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Last year, we wrote about the top 10 largest MSAs in terms of mortgage units. This year, I am writing about the top 10 largest MSAs in terms of projected mortgage dollars. Here’s the list in Figure 1
Same as last year, no big surprises. The largest metro markets rise to the top of the list. However, when you include the speed of growth for these markets, the list changes. Last year, since we were looking at the top 10 largest MSAs in terms of units, we included the Mortgage Velocity Index (MVI), which is a market’s rate of growth in units over the next five years compared to the U.S. purchase market’s growth over the same five years. This year, since we are looking at the top 10 largest MSAs in terms or dollars, we are including the Mortgage Opportunity Index (MOI), which is a market’s rate of growth in dollars over the next five years compare to the U.S. purchase market’s growth over the same five years. To be clear, the MOI is the same concept as the MVI but it applies to dollars instead of units. So, let’s look at the above chart again in Figure 2 but with the MOI included.
So, what does this mean? Simply put, with an MOI of 1.49, Los Angeles is growing at 1.49 times the U.S. purchase market. Houston, with an MOI of 1.00, is growing at exactly the same speed as the U.S. purchase market. Boston, on the other hand, with an MOI of 0.76 is growing at approximately ¾ of the speed of the U.S. purchase market.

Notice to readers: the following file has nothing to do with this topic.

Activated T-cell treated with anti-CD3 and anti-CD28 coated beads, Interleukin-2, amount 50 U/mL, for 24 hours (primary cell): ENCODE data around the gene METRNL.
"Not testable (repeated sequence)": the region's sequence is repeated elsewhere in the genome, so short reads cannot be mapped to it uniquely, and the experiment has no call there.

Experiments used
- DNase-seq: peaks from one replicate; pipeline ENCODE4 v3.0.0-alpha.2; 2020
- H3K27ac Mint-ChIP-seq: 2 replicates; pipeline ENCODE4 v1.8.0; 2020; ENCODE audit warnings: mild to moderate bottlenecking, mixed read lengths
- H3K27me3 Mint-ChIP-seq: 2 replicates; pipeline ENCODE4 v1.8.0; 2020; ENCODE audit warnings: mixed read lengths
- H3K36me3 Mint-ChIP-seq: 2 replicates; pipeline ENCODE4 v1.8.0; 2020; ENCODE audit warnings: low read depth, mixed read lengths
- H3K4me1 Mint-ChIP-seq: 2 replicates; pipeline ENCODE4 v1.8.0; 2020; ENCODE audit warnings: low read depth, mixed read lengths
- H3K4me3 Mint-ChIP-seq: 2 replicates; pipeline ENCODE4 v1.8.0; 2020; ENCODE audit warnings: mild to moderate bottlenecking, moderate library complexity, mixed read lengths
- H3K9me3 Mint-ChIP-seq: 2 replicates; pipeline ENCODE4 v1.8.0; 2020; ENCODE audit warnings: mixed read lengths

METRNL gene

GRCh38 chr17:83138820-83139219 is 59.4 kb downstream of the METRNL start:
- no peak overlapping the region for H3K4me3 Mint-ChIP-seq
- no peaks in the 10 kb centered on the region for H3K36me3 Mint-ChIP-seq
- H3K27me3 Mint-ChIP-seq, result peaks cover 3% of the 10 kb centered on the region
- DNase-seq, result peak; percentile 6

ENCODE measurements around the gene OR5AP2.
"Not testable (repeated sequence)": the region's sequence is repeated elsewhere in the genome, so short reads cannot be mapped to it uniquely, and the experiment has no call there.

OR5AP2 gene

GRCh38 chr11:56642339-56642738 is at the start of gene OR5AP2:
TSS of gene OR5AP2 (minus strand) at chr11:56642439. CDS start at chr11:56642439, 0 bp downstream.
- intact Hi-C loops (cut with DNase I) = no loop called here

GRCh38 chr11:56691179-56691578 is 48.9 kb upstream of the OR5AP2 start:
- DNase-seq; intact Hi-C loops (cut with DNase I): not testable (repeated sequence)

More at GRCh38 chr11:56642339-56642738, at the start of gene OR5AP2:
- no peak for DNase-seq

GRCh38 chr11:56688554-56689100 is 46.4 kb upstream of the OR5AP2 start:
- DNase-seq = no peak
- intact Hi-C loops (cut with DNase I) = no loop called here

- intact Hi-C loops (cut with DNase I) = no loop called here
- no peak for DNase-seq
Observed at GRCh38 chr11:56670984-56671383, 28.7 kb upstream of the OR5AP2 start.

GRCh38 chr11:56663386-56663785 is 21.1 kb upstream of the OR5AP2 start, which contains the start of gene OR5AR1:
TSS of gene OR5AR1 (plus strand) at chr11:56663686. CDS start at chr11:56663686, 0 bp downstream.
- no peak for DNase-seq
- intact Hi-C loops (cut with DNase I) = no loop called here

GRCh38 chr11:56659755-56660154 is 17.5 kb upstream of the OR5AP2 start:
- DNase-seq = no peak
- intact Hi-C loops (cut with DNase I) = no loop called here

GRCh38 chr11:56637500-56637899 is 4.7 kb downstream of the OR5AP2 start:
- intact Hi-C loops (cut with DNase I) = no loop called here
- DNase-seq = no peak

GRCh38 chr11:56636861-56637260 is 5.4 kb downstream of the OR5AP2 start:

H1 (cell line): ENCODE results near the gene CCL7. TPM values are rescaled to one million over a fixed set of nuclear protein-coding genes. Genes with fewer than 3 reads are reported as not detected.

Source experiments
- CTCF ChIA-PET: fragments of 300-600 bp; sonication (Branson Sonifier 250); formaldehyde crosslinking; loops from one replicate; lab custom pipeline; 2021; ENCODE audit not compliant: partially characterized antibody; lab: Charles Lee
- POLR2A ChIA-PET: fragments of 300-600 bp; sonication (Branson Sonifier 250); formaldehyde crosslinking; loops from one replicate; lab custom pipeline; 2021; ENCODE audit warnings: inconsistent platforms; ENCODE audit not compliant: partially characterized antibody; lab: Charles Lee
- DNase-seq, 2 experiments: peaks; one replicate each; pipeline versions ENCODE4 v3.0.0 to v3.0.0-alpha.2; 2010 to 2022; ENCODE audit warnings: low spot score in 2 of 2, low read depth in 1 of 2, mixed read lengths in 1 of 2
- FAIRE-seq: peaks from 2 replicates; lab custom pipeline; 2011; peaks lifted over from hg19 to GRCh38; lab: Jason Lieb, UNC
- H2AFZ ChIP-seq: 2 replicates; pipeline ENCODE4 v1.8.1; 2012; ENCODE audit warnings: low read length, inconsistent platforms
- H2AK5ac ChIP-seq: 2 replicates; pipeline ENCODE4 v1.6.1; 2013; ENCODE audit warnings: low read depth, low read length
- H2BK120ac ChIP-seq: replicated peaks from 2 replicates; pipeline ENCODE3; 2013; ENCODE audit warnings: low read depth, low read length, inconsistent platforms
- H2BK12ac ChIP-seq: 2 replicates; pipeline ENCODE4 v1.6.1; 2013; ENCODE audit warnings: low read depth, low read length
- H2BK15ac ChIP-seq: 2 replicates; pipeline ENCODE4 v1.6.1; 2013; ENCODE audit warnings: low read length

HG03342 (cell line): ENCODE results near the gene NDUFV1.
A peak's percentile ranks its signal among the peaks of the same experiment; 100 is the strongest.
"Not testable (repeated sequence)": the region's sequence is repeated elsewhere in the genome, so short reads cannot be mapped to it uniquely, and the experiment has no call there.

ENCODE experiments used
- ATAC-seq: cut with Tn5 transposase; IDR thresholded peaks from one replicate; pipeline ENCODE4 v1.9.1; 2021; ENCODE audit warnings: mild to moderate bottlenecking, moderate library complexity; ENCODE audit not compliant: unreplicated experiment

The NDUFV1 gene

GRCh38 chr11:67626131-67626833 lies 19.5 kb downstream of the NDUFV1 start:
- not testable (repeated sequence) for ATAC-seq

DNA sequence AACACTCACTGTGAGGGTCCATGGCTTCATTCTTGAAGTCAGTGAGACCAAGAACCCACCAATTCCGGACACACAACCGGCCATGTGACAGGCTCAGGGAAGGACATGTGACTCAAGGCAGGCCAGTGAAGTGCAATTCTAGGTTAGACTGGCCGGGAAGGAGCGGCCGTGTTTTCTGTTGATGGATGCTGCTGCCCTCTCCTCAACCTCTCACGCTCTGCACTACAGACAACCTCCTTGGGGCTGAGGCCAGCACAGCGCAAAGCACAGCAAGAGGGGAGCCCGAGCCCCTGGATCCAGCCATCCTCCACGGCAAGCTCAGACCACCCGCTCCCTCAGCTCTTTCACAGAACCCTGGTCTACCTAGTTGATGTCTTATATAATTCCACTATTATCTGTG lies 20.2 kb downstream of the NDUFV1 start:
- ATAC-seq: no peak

Now, let’s look at MOI in Figure 3, which captures the tops 10 MSAs ranked by highest MOI. According to the table, the Fernley, NV MSA is growing at almost twice the speed (1.93) as the U.S. purchase market. Obviously, the top ten markets all have healthy MOIs. The trick comes when we pair these MOIs with their 2017 purchase dollars. As you can see, only two markets are over $1 billion. So, what’s the solution? Do we look solely at purchase dollars? Solely at MOI? You guessed it—let’s look at a blended view.
When we incorporate both purchase dollars and MOI, the top 10 MSAs in Figure 4 look different:
When we compare the data in Figure 4 with the data in Figure 1, we notice the absentees from Figure 1. New York City, Chicago, Dallas, Seattle, Atlanta, Houston, and Boston all drop out of the top 10. Instead, Riverside, Stockton, San Diego, Naples, Santa Rosa, Las Vegas, and Modesto take their spots.
What can we conclude? When we go beyond just sheer size (in terms of just 2017 purchase dollars) and include the speed of the market over the next five years, smaller but nimbler markets make their way into the top 10 MSAs. Next time you are in a strategy session, remember that sheer size doesn’t only matter exclusively. When considering other important market attractiveness factors, make sure you understand how those factors align with your go-to-market plan.
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